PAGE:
Posts tagged ‘alta neuro-imaging’
As a psychologist specializing in helping students improve their academic and behavioral experience in school for over 16 years, I have come to identify certain types of students who benefit the most from specialized types of help. These are students that can make big time improvements at the start of the academic year.
The first type is the student who struggles significantly with homework (which icnreases in amount and difficulty each year). This is usually a problem with attention span, task completion, and/or organization. Problems such as homework taking too long, not being completed, not being turned in, or not being brought home, all fall into this category.
A second type is the child who has to work too hard to get what success they can. Poor grades and difficulty with testing are typical for this child. These are children who often can do OK when the work is done “one-on-one”, but are too distracted in group settings such as the classroom or group activity.
The third type is the student who has significant difficulties with his or her behavior. They may be getting into trouble frequently, and as a result may even be getting blamed for things that they don’t do. This behavior may make it hard to make friends (or the right kind of friends) and lead to feelings of isolation. They can often be held in or punished at recess (further isolation), and may begin to believe that they are troublemakers, or “bad” kids. The resulting damage to self esteem from this, and the other above patterns, can shape self-fulfilling self-images that are very sad to see develop.
Unfortunately, it may be difficult for parents to see these problems. They may feel that these problems for their child are “not that bad” or “I had the same problems when I was a child” (do we really want them to carry the same burdens?), or “they will probably grow out of it.” As parents, we need to be proactive regarding our children’s challenges and protect them for these obstacles, they will learn how to treat themselves from how we treat them with their difficulties.
As we mentioned earlier, many of these difficulties are caused by aptitude deficiencies whihc are quite correctable. Many of the students with these difficulties suffer from Attention Deficit Disorder (ADD/ADHD), either diagnosed or undiagnosed. Proper testing and/or treatment of this disorder are critical for these children’s well being. Many parents also resist testing and treatment because they fear the side effects and rigor of what they believe is the only treatment: medication. This is, unfortunately, still a popular misconception.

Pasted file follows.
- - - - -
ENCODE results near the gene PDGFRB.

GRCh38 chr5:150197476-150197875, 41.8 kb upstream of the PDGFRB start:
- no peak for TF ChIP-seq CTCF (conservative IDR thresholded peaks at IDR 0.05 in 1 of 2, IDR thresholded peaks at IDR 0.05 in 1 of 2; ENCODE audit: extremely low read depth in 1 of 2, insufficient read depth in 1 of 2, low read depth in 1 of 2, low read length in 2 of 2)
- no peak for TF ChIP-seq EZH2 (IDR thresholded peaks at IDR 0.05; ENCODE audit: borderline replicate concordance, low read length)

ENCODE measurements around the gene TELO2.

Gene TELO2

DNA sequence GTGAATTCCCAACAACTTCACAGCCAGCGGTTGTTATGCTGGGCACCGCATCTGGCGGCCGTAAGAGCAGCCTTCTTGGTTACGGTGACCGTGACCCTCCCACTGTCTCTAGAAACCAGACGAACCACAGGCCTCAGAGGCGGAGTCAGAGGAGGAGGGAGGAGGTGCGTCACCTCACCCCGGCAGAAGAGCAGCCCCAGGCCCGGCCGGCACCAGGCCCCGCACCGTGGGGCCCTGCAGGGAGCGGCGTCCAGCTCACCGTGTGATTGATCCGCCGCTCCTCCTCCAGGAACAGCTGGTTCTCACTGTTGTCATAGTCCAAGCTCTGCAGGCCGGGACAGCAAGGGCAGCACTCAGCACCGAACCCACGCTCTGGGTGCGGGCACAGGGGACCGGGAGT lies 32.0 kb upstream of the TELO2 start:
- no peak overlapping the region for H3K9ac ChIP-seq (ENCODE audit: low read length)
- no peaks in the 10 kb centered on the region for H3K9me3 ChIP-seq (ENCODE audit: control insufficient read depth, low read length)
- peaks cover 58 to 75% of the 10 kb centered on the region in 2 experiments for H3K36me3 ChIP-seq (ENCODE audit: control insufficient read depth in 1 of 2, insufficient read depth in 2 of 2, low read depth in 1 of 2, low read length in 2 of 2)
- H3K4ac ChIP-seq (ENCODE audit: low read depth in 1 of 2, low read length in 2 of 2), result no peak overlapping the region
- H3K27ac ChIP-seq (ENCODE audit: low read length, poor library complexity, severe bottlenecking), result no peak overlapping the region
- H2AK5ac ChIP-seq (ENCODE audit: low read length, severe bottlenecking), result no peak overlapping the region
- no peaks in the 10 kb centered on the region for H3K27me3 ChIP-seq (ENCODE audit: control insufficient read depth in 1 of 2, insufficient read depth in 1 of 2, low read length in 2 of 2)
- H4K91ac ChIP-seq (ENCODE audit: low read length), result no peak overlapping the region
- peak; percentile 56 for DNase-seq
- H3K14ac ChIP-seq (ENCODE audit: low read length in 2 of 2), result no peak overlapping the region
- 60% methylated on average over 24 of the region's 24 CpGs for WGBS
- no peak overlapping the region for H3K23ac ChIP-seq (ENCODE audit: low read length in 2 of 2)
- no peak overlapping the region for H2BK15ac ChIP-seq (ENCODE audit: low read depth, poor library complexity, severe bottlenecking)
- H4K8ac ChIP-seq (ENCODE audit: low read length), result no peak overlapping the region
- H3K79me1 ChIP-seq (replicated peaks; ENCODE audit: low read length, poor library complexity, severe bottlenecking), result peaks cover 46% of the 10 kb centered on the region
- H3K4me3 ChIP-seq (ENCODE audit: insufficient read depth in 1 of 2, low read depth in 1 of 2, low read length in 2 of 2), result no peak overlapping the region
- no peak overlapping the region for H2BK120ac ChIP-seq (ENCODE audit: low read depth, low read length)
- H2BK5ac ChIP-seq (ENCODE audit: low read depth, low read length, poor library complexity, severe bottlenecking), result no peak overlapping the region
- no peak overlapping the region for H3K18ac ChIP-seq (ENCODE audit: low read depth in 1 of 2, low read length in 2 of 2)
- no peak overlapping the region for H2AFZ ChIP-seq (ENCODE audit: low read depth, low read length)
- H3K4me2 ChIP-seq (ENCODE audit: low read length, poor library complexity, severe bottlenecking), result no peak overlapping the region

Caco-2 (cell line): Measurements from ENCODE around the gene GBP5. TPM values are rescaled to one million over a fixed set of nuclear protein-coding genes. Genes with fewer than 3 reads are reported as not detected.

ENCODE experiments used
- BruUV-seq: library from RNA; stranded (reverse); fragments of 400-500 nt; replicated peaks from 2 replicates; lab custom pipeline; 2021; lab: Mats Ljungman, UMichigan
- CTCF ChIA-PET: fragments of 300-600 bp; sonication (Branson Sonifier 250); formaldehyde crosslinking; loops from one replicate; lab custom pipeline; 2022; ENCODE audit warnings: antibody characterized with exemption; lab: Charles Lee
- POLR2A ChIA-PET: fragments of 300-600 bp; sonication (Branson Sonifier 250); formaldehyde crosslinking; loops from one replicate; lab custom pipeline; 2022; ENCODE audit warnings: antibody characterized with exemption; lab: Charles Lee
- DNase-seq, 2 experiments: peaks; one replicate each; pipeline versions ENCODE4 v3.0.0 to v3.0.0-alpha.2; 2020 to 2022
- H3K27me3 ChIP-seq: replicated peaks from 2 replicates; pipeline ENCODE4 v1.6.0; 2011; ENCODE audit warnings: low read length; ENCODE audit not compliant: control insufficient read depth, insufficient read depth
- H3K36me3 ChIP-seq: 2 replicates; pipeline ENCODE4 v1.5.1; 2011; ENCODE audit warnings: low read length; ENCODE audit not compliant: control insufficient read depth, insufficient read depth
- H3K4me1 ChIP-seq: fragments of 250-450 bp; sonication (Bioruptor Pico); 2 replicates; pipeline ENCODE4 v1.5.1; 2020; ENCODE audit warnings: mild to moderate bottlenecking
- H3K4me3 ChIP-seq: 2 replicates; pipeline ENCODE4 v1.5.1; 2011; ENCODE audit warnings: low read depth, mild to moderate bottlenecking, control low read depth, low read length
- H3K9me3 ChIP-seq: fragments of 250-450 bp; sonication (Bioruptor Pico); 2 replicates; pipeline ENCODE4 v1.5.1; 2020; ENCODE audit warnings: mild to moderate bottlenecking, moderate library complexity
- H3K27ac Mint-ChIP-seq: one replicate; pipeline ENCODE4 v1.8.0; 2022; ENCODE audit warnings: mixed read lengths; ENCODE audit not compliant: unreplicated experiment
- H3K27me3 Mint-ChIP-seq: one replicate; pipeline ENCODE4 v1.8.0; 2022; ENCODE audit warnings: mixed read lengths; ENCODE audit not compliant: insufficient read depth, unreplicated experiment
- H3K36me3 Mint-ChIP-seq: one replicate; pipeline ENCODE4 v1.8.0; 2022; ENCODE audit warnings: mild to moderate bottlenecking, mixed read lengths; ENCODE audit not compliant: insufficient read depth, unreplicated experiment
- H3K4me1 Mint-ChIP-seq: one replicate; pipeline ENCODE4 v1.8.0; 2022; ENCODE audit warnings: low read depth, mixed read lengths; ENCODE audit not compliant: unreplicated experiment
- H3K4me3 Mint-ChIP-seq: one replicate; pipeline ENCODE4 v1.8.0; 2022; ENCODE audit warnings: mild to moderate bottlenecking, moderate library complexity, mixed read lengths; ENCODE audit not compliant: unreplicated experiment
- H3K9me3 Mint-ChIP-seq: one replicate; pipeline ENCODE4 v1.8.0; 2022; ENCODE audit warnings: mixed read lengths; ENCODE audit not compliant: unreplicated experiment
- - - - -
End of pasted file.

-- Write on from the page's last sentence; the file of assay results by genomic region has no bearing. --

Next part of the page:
Fortunately, there is an alternative to this scenario. Neurofeedback is a proven, effective, drug and side effect free procedure in which the individual retrains the attention mechanisms of the brain, alleviating the condition. Once treatment is complete, no further training is necessary.
If you would like more information about Neurofeedback, please contact Dr. Ferrari at his Southern California office, Alta Neuro-Imaging Neurofeedback.
There are many misconceptions and questions regarding Attention Deficit Disorder (ADD, ADHD). The following are some of the more common ones I hear in my practice:
1. “How can I tell if my child has ADD?”
There are a lot of misinformation and uniformed opinions available about this disorder, and unfortunately it may often even come from people who are supposed to know. Most people think in terms of symptoms, and this is logical as it is real world problems a person experiences that gets our attention and matters the most. However, these should not be used as the determining criteria as to whether or not the disorder is present in a person. There are other problems that can cause ADD symptoms, which are often missed, and if an assumption is made that ADD is present without the proper testing, a big problem can occur. In misreading the real cause of the child’s symptoms, and assuming it is ADD, one can miss finding and correcting the true underlying cause(s). This unfortunately happens frequently. The only objective way to determine if someone’s symptoms are truly coming from ADD is to examine the underlying neurological processes and see if the misalignment that causes the disorder is actually present. This can be done easily through a simple form of testing by the proper professional.
2. “Does my child have to be hyperactive to have ADD or ADHD?”
No, there are actually three distinct forms of the disorder: Primarily Inattentive, Hyperactive-Impulsive, and Combined Form (a combination of the first two forms). Hyperactivity as a symptom is not uncommon, but certainly not necessary for the disorder to be present. The inattentive form of the disorder is quite prevalent.
3. “Is medication the only effective form of treatment for ADD/ADHD?”
The common serious side-effects and rigors of medication unfortunately cause many parents to deny even the possibility of the disorder’s presence in their children. As a result, proper testing and, in most cases, relatively easy treatment of the disorder does not take place and the child is left to unnecessarily struggle and often fail both academically and socially. There is a highly successful, side-effect free treatment option (which we shall discuss later).